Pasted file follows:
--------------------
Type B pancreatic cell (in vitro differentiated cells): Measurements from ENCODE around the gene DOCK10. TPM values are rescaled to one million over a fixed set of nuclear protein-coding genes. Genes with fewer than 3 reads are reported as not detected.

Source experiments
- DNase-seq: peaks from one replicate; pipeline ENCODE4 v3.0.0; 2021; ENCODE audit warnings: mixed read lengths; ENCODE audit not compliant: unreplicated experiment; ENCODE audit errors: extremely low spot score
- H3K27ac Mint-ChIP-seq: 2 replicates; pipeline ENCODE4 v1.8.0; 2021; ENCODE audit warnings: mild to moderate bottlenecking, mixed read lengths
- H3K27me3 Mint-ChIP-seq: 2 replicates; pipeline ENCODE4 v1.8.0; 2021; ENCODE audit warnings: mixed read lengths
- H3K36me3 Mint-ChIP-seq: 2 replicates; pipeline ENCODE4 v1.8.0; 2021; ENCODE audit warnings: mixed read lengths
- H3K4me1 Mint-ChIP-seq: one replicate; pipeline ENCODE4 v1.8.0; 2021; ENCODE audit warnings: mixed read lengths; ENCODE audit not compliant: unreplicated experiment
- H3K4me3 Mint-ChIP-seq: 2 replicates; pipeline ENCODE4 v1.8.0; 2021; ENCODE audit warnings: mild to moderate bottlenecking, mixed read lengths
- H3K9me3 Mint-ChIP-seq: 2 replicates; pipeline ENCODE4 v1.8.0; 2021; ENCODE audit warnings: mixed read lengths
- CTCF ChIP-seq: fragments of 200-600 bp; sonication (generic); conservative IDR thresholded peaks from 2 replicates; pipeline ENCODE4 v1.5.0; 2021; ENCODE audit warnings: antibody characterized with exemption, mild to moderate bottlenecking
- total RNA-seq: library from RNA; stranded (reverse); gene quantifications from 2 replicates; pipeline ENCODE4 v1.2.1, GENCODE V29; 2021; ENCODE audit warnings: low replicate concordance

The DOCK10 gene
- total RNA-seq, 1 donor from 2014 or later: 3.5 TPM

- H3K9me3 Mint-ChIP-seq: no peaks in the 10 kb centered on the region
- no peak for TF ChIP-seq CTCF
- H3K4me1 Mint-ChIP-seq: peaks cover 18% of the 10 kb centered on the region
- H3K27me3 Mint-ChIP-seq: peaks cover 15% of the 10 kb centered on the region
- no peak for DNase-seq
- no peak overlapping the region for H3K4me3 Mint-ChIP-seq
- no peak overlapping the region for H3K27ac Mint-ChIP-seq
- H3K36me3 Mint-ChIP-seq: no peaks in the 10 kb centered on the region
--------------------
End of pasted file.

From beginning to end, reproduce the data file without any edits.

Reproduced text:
Type B pancreatic cell (in vitro differentiated cells): Measurements from ENCODE around the gene DOCK10. TPM values are rescaled to one million over a fixed set of nuclear protein-coding genes. Genes with fewer than 3 reads are reported as not detected.

Source experiments
- DNase-seq: peaks from one replicate; pipeline ENCODE4 v3.0.0; 2021; ENCODE audit warnings: mixed read lengths; ENCODE audit not compliant: unreplicated experiment; ENCODE audit errors: extremely low spot score
- H3K27ac Mint-ChIP-seq: 2 replicates; pipeline ENCODE4 v1.8.0; 2021; ENCODE audit warnings: mild to moderate bottlenecking, mixed read lengths
- H3K27me3 Mint-ChIP-seq: 2 replicates; pipeline ENCODE4 v1.8.0; 2021; ENCODE audit warnings: mixed read lengths
- H3K36me3 Mint-ChIP-seq: 2 replicates; pipeline ENCODE4 v1.8.0; 2021; ENCODE audit warnings: mixed read lengths
- H3K4me1 Mint-ChIP-seq: one replicate; pipeline ENCODE4 v1.8.0; 2021; ENCODE audit warnings: mixed read lengths; ENCODE audit not compliant: unreplicated experiment
- H3K4me3 Mint-ChIP-seq: 2 replicates; pipeline ENCODE4 v1.8.0; 2021; ENCODE audit warnings: mild to moderate bottlenecking, mixed read lengths
- H3K9me3 Mint-ChIP-seq: 2 replicates; pipeline ENCODE4 v1.8.0; 2021; ENCODE audit warnings: mixed read lengths
- CTCF ChIP-seq: fragments of 200-600 bp; sonication (generic); conservative IDR thresholded peaks from 2 replicates; pipeline ENCODE4 v1.5.0; 2021; ENCODE audit warnings: antibody characterized with exemption, mild to moderate bottlenecking
- total RNA-seq: library from RNA; stranded (reverse); gene quantifications from 2 replicates; pipeline ENCODE4 v1.2.1, GENCODE V29; 2021; ENCODE audit warnings: low replicate concordance

The DOCK10 gene
- total RNA-seq, 1 donor from 2014 or later: 3.5 TPM

- H3K9me3 Mint-ChIP-seq: no peaks in the 10 kb centered on the region
- no peak for TF ChIP-seq CTCF
- H3K4me1 Mint-ChIP-seq: peaks cover 18% of the 10 kb centered on the region
- H3K27me3 Mint-ChIP-seq: peaks cover 15% of the 10 kb centered on the region
- no peak for DNase-seq
- no peak overlapping the region for H3K4me3 Mint-ChIP-seq
- no peak overlapping the region for H3K27ac Mint-ChIP-seq
- H3K36me3 Mint-ChIP-seq: no peaks in the 10 kb centered on the region